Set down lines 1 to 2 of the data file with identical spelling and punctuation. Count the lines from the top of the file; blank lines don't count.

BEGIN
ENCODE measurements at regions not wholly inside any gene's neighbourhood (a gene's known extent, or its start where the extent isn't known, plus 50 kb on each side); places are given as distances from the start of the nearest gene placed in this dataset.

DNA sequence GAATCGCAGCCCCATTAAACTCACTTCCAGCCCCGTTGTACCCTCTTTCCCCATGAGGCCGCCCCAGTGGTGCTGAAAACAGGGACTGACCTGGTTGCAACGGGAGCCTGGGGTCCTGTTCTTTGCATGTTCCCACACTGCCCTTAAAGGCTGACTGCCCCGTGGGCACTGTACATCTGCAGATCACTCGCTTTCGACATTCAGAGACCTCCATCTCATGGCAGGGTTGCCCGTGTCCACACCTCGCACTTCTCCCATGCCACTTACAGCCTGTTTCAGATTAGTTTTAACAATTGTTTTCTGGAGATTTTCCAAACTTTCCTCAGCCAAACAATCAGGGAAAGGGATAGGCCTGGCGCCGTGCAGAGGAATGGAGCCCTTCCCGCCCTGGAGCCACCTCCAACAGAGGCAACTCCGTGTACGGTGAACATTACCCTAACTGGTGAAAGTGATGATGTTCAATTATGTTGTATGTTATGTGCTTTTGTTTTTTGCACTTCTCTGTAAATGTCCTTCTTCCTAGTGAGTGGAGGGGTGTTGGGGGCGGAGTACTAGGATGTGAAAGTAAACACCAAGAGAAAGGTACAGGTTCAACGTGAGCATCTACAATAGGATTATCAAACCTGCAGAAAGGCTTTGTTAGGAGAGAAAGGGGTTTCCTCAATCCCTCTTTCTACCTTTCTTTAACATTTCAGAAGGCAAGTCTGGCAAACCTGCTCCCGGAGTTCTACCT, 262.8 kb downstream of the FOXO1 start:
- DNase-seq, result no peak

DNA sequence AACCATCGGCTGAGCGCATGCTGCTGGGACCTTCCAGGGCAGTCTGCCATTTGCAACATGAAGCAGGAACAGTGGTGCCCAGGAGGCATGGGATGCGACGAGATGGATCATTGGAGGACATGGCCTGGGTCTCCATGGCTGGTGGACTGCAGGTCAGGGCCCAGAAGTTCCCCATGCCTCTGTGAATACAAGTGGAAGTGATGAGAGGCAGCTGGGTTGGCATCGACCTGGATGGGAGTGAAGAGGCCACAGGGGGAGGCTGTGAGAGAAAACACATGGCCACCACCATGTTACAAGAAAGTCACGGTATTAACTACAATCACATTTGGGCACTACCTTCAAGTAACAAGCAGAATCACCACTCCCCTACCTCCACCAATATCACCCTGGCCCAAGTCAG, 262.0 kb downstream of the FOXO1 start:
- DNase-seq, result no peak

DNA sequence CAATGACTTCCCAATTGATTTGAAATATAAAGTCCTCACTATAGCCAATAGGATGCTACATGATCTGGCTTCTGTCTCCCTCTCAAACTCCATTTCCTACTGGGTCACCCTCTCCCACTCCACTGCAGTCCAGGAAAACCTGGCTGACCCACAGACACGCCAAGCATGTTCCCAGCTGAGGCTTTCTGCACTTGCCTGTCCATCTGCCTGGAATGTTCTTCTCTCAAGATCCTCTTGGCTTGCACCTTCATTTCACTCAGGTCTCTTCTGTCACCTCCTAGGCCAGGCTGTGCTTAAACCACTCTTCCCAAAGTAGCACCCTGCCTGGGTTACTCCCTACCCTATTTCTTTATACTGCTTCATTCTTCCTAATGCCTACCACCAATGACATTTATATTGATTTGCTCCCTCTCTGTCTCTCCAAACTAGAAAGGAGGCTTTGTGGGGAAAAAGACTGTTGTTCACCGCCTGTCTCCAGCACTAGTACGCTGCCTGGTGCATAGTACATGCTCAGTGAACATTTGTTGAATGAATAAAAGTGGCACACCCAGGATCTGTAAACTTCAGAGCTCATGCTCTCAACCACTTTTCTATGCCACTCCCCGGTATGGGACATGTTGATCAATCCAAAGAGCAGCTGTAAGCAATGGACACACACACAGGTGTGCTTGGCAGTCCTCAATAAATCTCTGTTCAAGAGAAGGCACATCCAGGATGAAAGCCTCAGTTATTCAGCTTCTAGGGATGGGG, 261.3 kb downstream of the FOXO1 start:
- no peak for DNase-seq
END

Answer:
ENCODE measurements at regions not wholly inside any gene's neighbourhood (a gene's known extent, or its start where the extent isn't known, plus 50 kb on each side); places are given as distances from the start of the nearest gene placed in this dataset.

DNA sequence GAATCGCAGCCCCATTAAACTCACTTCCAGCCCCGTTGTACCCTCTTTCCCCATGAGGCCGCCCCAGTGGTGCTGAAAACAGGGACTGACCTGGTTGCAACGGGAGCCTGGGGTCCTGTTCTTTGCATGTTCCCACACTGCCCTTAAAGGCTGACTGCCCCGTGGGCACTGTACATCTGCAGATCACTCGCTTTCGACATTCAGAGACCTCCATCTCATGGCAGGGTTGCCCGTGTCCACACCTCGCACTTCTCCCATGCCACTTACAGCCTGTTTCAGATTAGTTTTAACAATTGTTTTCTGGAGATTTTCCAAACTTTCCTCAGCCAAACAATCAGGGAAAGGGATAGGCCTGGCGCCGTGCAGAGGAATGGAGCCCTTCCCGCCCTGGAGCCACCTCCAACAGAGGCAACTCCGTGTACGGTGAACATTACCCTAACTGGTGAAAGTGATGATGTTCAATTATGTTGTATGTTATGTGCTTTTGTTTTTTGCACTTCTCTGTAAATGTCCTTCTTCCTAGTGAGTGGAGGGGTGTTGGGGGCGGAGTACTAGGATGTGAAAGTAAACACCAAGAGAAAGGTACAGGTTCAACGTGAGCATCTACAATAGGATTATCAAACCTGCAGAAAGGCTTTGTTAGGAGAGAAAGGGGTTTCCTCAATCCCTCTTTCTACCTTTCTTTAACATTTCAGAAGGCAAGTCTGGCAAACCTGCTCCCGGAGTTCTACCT, 262.8 kb downstream of the FOXO1 start: